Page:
pressure anomalies of one sign in the Arctic with the opposite anomalies centered about 37–
The degree to which Arctic air penetrates into middle latitudes is related to the AO index,
which is defined by surface atmospheric pressure patterns. When the AO index is positive,
surface pressure is low in the polar region. This helps the middle latitude jet stream to blow
strongly and consistently from west to east, thus keeping cold Arctic air locked in the polar
region. When the AO index is negative, there tends to be high pressure in the polar region,
weaker zonal winds, and greater movement of frigid polar air into middle latitudes.
Fig 2.9.a: - Northern Annular Mode
2.10 SAM (Southern Annular Mode): -
The Antarctic oscillation is a low-frequency mode
of atmospheric variability of the southern
hemisphere. It is also known as the Southern
Annular Mode (SAM) or Southern
Hemisphere Annular Mode (SHAM). It is defined
as a belt of westerly winds or low pressure
surrounding Antarctica which moves north or
south as its mode of variability. In its positive
phase, the westerly wind belt contracts
towards Antarctica, while its negative phase
involves this belt moving towards the Equator.
Fig 2.10.a: - Southern Annular Mode
Extra tropical influence on atmospheric parameters are observed through
the anomalous behaviour of North Atlantic Oscillation (NAO), North Annular Mode
(NAM) and Southern Annular Mode (SAM).In this, NAM and SAM are dominant
mode of variability in northern and southern hemisphere respectively.
In addition to that, these modes have known to influence the precipitation pattern over the tro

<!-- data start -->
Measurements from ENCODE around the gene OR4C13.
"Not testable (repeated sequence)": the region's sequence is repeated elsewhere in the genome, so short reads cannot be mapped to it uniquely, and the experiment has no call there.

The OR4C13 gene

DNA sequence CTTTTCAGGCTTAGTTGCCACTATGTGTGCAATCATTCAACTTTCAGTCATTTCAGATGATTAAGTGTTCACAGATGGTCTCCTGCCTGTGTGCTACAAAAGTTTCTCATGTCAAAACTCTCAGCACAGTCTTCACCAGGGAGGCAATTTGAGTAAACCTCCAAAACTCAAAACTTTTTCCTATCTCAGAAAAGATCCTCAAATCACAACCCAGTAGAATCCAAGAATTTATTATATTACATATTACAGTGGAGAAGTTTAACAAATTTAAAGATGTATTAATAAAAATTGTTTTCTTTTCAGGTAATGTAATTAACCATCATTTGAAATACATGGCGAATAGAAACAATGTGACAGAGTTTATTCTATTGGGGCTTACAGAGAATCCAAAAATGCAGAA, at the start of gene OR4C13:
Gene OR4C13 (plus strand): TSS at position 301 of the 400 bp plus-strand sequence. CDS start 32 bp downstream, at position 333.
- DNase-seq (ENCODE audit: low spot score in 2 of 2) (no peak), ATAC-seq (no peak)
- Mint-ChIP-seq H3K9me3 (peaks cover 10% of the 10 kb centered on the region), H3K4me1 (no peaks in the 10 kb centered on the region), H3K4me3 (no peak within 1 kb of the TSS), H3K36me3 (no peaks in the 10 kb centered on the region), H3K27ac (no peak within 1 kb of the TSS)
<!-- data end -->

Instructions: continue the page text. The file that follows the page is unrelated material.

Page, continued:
pical Indian subcontinent. Some of the studies suggested that NAO is related to Indian monso
It is noted that April NAO index has negative correlation with Indian summer monsoon of th
e concurrent year.
Summer precipitation over India has shown teleconnection with various features all over the
globe, and this rainfall has high influence in the socio economic growth of India. El Nino, thi
s Pacific phenomenon is one of the important parameter that is noted to influence the summer
rainfall over India.
But the effect of El Nino to Indian summer monsoon has weakened during recent decades.
Other parameters that have altered its relation to Indian summer monsoon, one of which is In
dian Ocean Dipole (IOD) and the other is Tropical Biennial oscillation. The climate shift dur
ing 1970’s has also contributed to increase in the break spells of Indian monsoon
thereby adversely affected the circulation and moisture properties .All this distorted
relationship of monsoon
with various parameters has lead to investigate new relationship of monsoon .It hasbeen alrea
dy notedthat Indian summer monsoon has relation with extra tropical variability of northern h
emisphere . North Atlantic Oscillation has shown significant inverse relation with
Madden Julian Oscillation (MJO)
during break spells of summer rainfall over India and the researchers added
that it could be used as a predictor of active/break spells.
4.DATA AND METHODOLOGY: -
The primary data used in the study is the updated Southern Annular Mode Index (SAMI) and
North Atlantic Oscillation Index (NAOI) for a period from 1951 –
2008 (Nan and Li, 2003). The SAMI developed by Nan and Li (2003) has shown better nega
tive correlation in the zonal‐mean sea level pressure anomalies between 40 S and 70 S
For the rainfall analysis, gridded rainfall data (10 x 10) obtained from Indian Meteorological
Department (Rajeevan et al., 2006), and updated for a period of 58 years extending from 195
1 – 2008 is also considered.
The SAM and NAO indices are classified (SAMI and NAOI) into four categories. The value
s of indices above/below +/‐ 0.3 are included for the study, as a result this modes can better re
present their characteristics. The average precipitation during July‐August is observed for this
relationship. The difference between positive and negative SAMI during the NAOI negative
phase is observed primarily.